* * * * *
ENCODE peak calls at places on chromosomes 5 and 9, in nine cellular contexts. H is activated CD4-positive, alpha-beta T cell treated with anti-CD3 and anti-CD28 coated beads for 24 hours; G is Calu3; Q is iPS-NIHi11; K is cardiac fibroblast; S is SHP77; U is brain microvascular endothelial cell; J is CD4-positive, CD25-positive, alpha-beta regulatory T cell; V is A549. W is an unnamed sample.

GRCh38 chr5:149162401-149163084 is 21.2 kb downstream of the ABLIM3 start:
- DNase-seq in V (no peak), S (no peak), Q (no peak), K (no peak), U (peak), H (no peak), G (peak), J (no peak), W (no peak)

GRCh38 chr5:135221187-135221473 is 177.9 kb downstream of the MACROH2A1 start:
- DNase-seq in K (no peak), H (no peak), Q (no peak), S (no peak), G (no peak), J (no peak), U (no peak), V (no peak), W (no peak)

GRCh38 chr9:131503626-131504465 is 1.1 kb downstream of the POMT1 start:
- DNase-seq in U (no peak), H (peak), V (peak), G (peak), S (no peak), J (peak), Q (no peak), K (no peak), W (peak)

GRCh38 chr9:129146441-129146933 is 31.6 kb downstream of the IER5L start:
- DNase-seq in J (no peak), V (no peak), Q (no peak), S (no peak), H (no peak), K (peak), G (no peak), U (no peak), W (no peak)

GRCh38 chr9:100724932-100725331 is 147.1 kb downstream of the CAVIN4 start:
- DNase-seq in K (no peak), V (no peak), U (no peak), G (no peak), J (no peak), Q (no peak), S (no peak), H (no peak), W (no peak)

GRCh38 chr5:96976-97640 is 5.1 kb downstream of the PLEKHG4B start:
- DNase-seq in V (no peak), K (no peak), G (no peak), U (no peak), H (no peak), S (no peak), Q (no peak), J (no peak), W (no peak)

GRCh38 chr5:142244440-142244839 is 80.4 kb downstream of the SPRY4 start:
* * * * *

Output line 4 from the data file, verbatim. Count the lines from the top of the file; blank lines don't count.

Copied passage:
GRCh38 chr5:135221187-135221473 is 177.9 kb downstream of the MACROH2A1 start: